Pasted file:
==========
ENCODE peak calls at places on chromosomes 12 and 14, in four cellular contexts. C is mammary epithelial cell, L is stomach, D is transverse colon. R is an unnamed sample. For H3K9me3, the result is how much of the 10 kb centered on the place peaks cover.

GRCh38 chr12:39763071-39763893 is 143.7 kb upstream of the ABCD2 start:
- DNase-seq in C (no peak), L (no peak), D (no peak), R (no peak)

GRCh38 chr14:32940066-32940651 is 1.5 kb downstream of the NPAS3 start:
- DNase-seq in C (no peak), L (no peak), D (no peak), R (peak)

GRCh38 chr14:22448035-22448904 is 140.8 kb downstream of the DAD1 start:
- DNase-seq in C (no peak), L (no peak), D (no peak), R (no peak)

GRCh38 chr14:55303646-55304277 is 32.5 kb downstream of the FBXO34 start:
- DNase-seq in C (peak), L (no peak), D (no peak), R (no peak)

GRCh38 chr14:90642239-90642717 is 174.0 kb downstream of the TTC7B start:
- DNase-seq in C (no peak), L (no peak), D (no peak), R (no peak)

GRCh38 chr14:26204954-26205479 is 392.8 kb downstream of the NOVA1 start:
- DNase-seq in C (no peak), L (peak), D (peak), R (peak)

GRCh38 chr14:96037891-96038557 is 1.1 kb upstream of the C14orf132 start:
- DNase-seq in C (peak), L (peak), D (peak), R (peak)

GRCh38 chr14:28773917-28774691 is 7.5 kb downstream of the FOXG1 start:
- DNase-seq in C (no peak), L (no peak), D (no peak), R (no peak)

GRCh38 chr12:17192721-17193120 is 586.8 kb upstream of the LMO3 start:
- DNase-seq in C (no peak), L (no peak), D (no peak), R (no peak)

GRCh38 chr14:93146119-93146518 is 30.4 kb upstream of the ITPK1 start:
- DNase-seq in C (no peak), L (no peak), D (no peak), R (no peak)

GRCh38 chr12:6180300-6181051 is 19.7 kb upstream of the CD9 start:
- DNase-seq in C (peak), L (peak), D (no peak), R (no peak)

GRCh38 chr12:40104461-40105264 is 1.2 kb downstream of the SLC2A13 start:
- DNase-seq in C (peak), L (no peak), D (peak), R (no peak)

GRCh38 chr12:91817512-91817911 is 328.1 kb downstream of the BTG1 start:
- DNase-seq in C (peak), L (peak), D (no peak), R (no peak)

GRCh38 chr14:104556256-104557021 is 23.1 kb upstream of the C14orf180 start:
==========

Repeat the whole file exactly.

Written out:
ENCODE peak calls at places on chromosomes 12 and 14, in four cellular contexts. C is mammary epithelial cell, L is stomach, D is transverse colon. R is an unnamed sample. For H3K9me3, the result is how much of the 10 kb centered on the place peaks cover.

GRCh38 chr12:39763071-39763893 is 143.7 kb upstream of the ABCD2 start:
- DNase-seq in C (no peak), L (no peak), D (no peak), R (no peak)

GRCh38 chr14:32940066-32940651 is 1.5 kb downstream of the NPAS3 start:
- DNase-seq in C (no peak), L (no peak), D (no peak), R (peak)

GRCh38 chr14:22448035-22448904 is 140.8 kb downstream of the DAD1 start:
- DNase-seq in C (no peak), L (no peak), D (no peak), R (no peak)

GRCh38 chr14:55303646-55304277 is 32.5 kb downstream of the FBXO34 start:
- DNase-seq in C (peak), L (no peak), D (no peak), R (no peak)

GRCh38 chr14:90642239-90642717 is 174.0 kb downstream of the TTC7B start:
- DNase-seq in C (no peak), L (no peak), D (no peak), R (no peak)

GRCh38 chr14:26204954-26205479 is 392.8 kb downstream of the NOVA1 start:
- DNase-seq in C (no peak), L (peak), D (peak), R (peak)

GRCh38 chr14:96037891-96038557 is 1.1 kb upstream of the C14orf132 start:
- DNase-seq in C (peak), L (peak), D (peak), R (peak)

GRCh38 chr14:28773917-28774691 is 7.5 kb downstream of the FOXG1 start:
- DNase-seq in C (no peak), L (no peak), D (no peak), R (no peak)

GRCh38 chr12:17192721-17193120 is 586.8 kb upstream of the LMO3 start:
- DNase-seq in C (no peak), L (no peak), D (no peak), R (no peak)

GRCh38 chr14:93146119-93146518 is 30.4 kb upstream of the ITPK1 start:
- DNase-seq in C (no peak), L (no peak), D (no peak), R (no peak)

GRCh38 chr12:6180300-6181051 is 19.7 kb upstream of the CD9 start:
- DNase-seq in C (peak), L (peak), D (no peak), R (no peak)

GRCh38 chr12:40104461-40105264 is 1.2 kb downstream of the SLC2A13 start:
- DNase-seq in C (peak), L (no peak), D (peak), R (no peak)

GRCh38 chr12:91817512-91817911 is 328.1 kb downstream of the BTG1 start:
- DNase-seq in C (peak), L (peak), D (no peak), R (no peak)

GRCh38 chr14:104556256-104557021 is 23.1 kb upstream of the C14orf180 start: